Aaron Rodgers’ Fumble is the Least of Green Bay Packers’ Worries

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Green Bay Packers and Atlanta Falcons scramble for a loose ball on the goal line during the second quarter of an NFL football game in Atlanta, Sunday, Nov. 28, 2010. Atlanta recovered. (AP Photo/John Bazemore)

Call me a homer, call me naive, call me a fanboy, call me whatever you want, but I am not going to be critical of Aaron Rodgers the rest of the season.

Without Rodgers, the Green Bay Packers might have lost to the Falcons by four touchdowns. Rodgers gained almost 400 yards of total offense and led a 90-yard drive near the end of regulation that should have sent the game into overtime.

Unfortunately, Rodgers also fumbled on a quarterback sneak at the Falcons’ 1-yard line late in the first half. That miscue shifted momentum and the Packers were in catch-up mode the rest of the game.

Obviously, fumbling at the 1-yard line is bad. You can’t do that. But consider the following:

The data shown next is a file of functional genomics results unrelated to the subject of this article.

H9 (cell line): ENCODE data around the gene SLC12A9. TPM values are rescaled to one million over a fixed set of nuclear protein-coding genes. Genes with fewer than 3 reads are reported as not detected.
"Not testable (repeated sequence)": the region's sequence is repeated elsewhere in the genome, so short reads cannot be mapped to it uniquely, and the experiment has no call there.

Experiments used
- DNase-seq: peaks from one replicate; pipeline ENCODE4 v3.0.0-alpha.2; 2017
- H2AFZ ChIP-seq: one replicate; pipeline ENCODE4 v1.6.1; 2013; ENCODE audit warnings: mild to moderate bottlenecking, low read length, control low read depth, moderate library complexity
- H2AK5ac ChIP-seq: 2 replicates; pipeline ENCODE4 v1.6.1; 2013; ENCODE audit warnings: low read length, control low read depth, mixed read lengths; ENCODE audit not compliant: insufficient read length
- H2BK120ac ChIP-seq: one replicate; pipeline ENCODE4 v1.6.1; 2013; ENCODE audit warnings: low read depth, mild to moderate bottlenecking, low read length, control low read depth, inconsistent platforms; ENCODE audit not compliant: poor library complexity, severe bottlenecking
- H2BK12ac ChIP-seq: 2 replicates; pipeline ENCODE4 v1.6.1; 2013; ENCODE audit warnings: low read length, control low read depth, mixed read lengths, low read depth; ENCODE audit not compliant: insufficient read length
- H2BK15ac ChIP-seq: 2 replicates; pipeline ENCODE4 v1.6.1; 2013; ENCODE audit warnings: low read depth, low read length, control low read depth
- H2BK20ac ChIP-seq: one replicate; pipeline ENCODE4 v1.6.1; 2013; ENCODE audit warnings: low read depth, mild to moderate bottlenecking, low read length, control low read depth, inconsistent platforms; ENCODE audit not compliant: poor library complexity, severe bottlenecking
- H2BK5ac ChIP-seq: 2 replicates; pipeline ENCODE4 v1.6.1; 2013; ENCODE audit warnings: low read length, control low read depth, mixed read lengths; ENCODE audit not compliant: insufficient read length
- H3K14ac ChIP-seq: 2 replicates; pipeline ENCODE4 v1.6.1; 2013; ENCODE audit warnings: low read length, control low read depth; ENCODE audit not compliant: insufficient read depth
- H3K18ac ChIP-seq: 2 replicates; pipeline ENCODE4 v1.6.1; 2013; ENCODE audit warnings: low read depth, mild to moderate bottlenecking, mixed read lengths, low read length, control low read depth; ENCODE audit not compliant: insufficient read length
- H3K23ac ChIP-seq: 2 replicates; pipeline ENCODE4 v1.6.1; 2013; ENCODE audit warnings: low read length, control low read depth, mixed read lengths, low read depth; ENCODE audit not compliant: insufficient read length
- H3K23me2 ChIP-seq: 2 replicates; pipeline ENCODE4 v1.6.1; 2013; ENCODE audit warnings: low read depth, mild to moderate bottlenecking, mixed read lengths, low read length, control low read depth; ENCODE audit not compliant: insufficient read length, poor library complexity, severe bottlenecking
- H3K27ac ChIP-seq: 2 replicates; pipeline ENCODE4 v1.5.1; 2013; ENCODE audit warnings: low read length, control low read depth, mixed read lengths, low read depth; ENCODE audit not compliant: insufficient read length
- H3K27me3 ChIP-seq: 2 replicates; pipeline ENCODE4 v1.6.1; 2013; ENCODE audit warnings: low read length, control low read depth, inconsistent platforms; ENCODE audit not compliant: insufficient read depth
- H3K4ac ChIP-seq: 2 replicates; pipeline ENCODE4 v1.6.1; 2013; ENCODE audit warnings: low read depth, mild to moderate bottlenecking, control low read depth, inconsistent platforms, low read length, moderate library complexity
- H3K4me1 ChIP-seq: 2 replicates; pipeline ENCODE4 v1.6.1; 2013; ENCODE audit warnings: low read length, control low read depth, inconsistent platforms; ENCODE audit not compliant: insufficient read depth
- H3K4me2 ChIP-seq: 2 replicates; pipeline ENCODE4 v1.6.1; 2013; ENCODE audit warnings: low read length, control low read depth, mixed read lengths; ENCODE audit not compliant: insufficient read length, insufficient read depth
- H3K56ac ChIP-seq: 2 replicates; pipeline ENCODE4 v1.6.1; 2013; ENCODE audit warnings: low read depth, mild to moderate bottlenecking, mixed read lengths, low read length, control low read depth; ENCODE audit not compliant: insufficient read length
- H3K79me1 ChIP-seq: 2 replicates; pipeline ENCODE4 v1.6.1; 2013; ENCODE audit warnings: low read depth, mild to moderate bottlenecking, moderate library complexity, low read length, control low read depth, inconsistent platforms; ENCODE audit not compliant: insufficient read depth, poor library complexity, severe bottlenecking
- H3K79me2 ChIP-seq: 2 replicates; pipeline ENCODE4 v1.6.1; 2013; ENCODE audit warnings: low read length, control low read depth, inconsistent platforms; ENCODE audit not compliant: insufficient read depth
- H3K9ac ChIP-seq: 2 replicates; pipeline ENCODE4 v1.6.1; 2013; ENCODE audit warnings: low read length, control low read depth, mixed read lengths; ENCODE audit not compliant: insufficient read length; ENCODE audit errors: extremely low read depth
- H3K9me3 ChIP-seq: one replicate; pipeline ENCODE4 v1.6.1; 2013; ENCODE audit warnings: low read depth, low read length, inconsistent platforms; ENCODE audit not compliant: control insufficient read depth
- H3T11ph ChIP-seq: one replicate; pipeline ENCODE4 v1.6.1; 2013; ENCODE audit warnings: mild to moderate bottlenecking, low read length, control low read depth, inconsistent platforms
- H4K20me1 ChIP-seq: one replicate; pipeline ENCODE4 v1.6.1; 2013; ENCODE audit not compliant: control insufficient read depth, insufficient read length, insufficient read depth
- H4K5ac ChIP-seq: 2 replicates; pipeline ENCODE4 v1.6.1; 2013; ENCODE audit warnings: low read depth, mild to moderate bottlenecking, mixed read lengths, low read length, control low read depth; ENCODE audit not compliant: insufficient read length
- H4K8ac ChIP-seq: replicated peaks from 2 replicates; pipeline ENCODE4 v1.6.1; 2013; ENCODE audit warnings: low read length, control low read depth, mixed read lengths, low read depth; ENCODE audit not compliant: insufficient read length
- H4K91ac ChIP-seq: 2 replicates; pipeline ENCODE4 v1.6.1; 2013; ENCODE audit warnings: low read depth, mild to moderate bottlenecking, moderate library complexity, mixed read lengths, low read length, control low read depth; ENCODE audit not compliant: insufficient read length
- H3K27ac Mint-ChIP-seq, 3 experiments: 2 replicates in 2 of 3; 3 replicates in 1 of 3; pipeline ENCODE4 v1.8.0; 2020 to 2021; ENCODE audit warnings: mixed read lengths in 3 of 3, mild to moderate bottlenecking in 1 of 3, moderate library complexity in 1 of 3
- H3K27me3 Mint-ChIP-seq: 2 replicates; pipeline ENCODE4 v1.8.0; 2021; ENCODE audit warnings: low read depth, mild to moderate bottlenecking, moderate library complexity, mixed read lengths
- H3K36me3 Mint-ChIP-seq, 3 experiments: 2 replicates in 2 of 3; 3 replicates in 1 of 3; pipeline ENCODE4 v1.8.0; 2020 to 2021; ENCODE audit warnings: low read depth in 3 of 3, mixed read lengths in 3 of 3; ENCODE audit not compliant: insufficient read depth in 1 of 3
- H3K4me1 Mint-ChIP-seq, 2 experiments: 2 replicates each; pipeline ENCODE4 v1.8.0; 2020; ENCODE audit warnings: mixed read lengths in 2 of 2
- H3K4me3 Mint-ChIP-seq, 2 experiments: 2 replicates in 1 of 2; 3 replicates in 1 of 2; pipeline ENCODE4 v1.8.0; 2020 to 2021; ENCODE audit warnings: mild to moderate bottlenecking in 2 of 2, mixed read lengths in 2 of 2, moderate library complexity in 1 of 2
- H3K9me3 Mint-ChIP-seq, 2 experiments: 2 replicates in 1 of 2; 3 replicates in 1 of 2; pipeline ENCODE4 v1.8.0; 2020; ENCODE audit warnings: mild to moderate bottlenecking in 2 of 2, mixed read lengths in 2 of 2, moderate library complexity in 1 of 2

• Rodgers is playing without his 1,200 yard rusher and his (arguably) No. 1 receiver.
  • The Packers offensive line would not be able to run block against a team from the Lingerie Football League right now.
  • The Packers currently do not have a running back capable of consistently picking up one yard when necessary, even if there is no hole.

All of this means that Rodgers is being called on to make more plays. Sometimes when you need to make more plays, you take more risks. When you take more risks, the odds increase that something could go wrong. That’s what happened on the goal-line fumble. Something went wrong. It happens.

What did you want Rodgers to do in that situation? Cover up the ball, close his eyes, and hope he magically falls into the end zone? Rogers knew if the Packers were going to score, it would be mostly because of him. He knew he had to drive his legs, stretch the ball out and try to get into the end zone. Playing it safe was not an option if Rodgers was serious about scoring a touchdown.